Each student is encouraged to pursue a final thesis topic that she or he finds compelling and relevant. Your MLA Writing Advisor will help you find a workable topic as you decide whether to pursue an academic essay or a special project. Once your thesis proposal is approved, a Faculty Advisor will guide you through to completion.
Previous MLA Thesis Projects include:
“The Multiple Dimensions of Gender”
“Henry in Love: A Thoreau Tableau Vivant”
“Al-Razi’s Spiritual Medicine & the Ethical Life”
- It’s Never Too Early to Get Started
When should I start thinking about my final thesis?
- Part-time students: Start by midway through your coursework.
- Full-time students: You must finish the proposal process within your 1st quarter.
- All students: Familiarize yourself with the information on this page BEFORE choosing a topic so that you understand the complete timeline and steps required.
Where do I begin?
- Consider what interests you most, from course topics you’d like to pursue further and artistic projects you’d like to undertake to arguments and projects that can enhance your career or community.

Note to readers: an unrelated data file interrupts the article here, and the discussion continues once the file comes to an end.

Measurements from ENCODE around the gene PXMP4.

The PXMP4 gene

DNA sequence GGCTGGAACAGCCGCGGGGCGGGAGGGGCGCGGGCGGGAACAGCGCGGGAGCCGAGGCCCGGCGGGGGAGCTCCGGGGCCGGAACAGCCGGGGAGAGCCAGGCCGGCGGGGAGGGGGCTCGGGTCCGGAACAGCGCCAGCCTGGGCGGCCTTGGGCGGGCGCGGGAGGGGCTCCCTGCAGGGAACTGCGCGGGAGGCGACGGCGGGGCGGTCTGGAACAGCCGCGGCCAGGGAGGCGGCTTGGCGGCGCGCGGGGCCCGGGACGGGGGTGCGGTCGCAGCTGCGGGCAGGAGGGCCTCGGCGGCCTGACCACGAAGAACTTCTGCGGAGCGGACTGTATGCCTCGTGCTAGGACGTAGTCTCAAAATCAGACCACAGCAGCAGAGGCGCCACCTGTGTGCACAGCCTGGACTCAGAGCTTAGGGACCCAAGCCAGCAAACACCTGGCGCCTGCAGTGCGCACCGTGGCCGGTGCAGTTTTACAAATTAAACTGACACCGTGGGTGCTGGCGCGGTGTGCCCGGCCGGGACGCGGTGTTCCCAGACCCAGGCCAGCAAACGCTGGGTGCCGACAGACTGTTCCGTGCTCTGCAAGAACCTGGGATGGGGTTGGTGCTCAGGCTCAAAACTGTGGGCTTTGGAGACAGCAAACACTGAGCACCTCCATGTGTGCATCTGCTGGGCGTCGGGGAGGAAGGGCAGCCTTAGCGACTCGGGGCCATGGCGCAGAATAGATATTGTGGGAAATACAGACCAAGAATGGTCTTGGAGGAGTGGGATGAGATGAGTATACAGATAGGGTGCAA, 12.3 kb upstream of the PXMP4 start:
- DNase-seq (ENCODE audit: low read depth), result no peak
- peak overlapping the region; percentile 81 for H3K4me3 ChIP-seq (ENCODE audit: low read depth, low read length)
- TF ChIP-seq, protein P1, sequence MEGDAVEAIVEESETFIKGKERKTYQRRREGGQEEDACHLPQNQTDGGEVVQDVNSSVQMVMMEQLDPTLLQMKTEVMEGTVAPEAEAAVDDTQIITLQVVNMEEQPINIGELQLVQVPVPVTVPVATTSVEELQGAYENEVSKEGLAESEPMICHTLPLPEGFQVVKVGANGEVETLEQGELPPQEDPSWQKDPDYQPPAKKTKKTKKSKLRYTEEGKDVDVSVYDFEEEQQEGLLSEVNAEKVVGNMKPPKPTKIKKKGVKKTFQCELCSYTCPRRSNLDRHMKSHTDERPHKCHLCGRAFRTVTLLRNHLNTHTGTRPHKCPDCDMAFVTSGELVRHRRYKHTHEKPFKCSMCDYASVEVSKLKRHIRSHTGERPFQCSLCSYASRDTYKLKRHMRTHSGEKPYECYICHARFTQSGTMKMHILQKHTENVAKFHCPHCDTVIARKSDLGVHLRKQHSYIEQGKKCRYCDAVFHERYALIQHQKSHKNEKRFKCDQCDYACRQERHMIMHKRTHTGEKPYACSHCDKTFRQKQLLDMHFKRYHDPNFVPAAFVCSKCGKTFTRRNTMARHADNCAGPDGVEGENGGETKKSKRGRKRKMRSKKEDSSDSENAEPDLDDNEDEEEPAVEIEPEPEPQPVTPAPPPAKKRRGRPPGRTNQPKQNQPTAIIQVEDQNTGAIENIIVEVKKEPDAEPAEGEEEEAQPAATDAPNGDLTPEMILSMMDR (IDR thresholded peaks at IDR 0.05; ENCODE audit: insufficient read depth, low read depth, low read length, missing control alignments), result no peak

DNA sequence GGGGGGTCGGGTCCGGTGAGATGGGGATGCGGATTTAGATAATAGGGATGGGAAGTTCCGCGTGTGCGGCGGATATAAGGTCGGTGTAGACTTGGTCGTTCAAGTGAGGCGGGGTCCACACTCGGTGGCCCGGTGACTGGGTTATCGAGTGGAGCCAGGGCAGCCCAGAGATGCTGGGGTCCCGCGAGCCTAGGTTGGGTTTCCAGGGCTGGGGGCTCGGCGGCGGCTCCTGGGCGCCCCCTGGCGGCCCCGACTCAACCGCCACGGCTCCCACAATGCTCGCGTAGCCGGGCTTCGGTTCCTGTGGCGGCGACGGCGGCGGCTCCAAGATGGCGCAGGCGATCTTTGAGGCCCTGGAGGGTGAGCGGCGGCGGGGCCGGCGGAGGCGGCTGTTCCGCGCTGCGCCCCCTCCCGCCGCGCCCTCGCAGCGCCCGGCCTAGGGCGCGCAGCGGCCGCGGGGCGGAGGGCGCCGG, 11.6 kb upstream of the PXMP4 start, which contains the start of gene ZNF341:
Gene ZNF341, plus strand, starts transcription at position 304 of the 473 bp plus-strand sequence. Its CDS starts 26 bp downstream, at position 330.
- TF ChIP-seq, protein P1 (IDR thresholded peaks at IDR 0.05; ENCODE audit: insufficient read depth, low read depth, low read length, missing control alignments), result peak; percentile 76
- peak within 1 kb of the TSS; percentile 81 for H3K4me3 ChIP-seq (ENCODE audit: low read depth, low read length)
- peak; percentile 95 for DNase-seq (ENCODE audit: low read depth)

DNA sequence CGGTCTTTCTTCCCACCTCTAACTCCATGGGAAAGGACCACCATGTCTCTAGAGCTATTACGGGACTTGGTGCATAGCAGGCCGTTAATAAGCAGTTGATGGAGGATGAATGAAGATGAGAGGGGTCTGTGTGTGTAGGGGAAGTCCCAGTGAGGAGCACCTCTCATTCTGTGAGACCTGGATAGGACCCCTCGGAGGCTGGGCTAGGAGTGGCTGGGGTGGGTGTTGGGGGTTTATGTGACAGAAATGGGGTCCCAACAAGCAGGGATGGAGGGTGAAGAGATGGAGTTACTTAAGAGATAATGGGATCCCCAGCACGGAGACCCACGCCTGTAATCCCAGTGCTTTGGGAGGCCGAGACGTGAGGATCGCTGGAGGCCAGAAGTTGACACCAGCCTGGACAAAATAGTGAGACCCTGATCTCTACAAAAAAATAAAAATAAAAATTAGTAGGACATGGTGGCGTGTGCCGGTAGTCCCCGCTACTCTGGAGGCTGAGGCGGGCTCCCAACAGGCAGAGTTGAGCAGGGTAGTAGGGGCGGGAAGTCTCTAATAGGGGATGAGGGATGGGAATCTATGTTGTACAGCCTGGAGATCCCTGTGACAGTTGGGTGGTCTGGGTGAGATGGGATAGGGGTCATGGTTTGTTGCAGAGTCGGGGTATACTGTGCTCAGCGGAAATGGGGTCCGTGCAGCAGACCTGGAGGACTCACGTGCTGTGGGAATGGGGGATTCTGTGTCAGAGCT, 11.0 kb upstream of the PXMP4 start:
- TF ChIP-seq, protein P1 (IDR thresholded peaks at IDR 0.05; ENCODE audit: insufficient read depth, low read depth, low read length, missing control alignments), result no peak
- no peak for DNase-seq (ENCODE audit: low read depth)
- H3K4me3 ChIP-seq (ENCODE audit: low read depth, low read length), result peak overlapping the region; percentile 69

- Rethink your favorite course paper, which you might develop it into a longer academic essay or use as a jumping off point for a special project.
- Attend a thesis proposal workshop (offered quarterly; these are suggested, but not required).
- Go over handouts, example thesis proposals and more on the MLA Writing Resources Chalk site.
- Consult Writing Advisor Gina DiPonio, or Millie Rey, your personal guides through the thesis proposal process.
From Proposal to Completion, Allow at least 2 Quarters
Your final thesis represents the culmination of your MLA studies and is required to earn a degree. Think of this academic essay or special project as a two-quarter commitment.
- Quarter Before You Graduate (1st quarter for full-time students): Work on your proposal with your Writing Advisor. Once your proposal is approved, the Writing Advisor will place you with a Faculty Advisor and you can begin work on your academic essay or special project.
- Graduating Quarter: Register for Thesis/Special Project course MLAP 39900, continue working on your final thesis with your Faculty Advisor and share your work with the MLA community in a final presentation.
Thesis Proposal & Final Thesis Deadlines*
THESIS/SPECIAL PROJECT COURSE: MLAP 39900
This independent study course counts as 1 of the 9 required MLA courses.
- Most students register for this course in the quarter in which they plan to graduate. You may, however, register earlier.
- You must go through the thesis proposal process with your Writing Advisor in order to begin work on your final thesis.
- If you do not finish your final thesis in the quarter in which you take the course, your grade will be recorded retroactively, when you complete the work and your Faculty Advisor assigns a grade.